It’s a mere 10 days to go until the big and scary plans become big and scary actually happenings. I’m in taper now although given the last few weeks, nobody would spot much difference.
I’m already wondering if this post will be a way of getting my excuses in early.
My training, for the most part, has been okay, if a little lacking in structure. I’ve run lots – more than I did for my Lakeland 100 attempt – but this time around I’ve neglected gym work, done nothing in the way of interval training and added the odd tempo run in here and there. So mileage has (for me) been good while running with purpose, less so. That being said, most of my runs have been recces on the route itself.
Just don’t ask about the injury!
After signing up back in May, I started doing my research. It’s probably a good thing that I did it after I’d signed up because if I had done it before, I probably wouldn’t have entered. Even though I knew it was going to be tough, it was only when reading Lindley Chambers’ RD report and David Pryce’s finishers report that I began to understand what I had put my name down for. Select quotes:
A really interesting quote from Steve was that he thought it was harder than the Viking Way Ultra from the start! I knew it would be a tough race but was surprised to hear that. Steve finished the Viking Way earlier this year. Its a race I have tried twice and not finished!
My pacing schedule predicted that this leg should take me 2 ½ hours, but it ended up taking me six.
The Chiltern Way 200k is a monster. It’s not the distance that makes it tough, but the combination of distance, tricky route finding, and difficult terrain.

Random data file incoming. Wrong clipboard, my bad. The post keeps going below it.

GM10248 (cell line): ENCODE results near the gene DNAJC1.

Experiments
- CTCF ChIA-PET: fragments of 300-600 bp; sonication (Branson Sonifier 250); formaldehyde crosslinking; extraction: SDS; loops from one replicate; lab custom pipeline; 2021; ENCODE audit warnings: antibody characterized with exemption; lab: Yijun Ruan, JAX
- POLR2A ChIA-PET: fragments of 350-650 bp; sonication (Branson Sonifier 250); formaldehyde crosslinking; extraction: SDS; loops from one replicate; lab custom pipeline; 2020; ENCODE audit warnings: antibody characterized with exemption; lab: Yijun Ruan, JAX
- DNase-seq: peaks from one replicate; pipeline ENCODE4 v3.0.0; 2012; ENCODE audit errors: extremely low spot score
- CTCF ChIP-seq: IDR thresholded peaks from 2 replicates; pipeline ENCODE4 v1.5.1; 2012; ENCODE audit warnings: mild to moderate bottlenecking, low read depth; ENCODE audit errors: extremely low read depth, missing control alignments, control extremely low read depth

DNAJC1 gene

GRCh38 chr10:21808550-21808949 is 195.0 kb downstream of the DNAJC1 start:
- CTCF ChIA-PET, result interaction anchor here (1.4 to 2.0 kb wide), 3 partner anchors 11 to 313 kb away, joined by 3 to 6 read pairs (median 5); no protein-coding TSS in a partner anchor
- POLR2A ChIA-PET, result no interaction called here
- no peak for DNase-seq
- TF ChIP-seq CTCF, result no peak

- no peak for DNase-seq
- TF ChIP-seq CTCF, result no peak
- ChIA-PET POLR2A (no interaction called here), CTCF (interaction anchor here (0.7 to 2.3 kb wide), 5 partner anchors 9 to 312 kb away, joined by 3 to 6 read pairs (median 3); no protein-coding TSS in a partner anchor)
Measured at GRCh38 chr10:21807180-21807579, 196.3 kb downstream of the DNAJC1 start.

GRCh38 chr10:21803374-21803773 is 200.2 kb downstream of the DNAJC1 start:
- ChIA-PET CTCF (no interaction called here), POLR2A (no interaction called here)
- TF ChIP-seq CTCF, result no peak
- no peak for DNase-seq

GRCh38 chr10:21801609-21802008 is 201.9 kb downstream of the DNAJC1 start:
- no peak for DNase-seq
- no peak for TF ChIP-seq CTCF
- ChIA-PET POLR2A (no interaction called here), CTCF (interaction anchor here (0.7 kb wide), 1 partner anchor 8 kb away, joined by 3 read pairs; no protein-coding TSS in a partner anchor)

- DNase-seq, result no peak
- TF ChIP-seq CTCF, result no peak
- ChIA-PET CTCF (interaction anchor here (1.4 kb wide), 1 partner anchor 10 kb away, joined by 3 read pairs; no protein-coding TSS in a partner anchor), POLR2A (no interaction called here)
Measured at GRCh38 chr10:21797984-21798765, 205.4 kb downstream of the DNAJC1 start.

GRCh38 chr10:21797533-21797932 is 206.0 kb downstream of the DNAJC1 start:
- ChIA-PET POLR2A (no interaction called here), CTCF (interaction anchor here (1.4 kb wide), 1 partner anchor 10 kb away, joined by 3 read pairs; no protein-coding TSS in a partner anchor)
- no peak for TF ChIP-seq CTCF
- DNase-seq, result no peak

I can’t quite describe the hollow feeling of terror and despair that pervaded through me after reading all that.
So I resolved to recce the course as I best I could. For the most part, I have quite a good memory when it comes to routes. (I’m sure that will come back to bite me at some point…) Some lessons I learned from the UTLD were a) you travel faster if you don’t have to keep checking your map and b) being tired and exhausted from being on the move for 25+ hours means navigation in the dark is next to impossible. At the very least, I wanted to make sure that I at least checked out the parts of the course that I would be doing in the dark and when I was tired.
I’m glad I did. Some parts of the route are difficult to find even with a map (although paying a little closer attention to the map might have helped in some cases) while in other cases, the official race route doesn’t quite tie up with the waymarked route when you’re out there. Even last week I got totally lost on one section and missed the turning entirely, ending up a mile off track. But I know exactly where the turning is now and can visualise it quite clearly, so that’s alright then.
Unfortunately, my preparation took a bit of a setback when I turned my ankle during a short tempo run a few weeks ago. It got a bit messy:
Weirdly, at that point in time I had been considering pulling out or deferring the race but as soon as I couldn’t run, I really, really wanted to do it. I rested up for 10 days before doing some short walking recces (with some careful jogging). Although still prone to swelling a bit more than normal, it survived big mileage last week, including a long run over the last 36 miles of the course. Even more encouraging was that the next day, although tired, my legs felt fine and by Monday, I had much less stiffness than I expected and no DOMS at all. I just keep trying to not think about the fact that 36 miles is only a little over a quarter of the total distance!
So here we are, 10 days to go and tapering down. Physically there’s very little I can do between now and then apart from keeping the legs moving, foam rolling, stretching and easing out the various chronic bits of tightness in my calves, ITB, hips, piriformis, TFL and, well, you get the idea. The hardest bit I need to do is a mental adjustment. I’m still feeling the fear and I know I have a lot of doubt and fear in my mind about the race and I need to address that before the big day comes.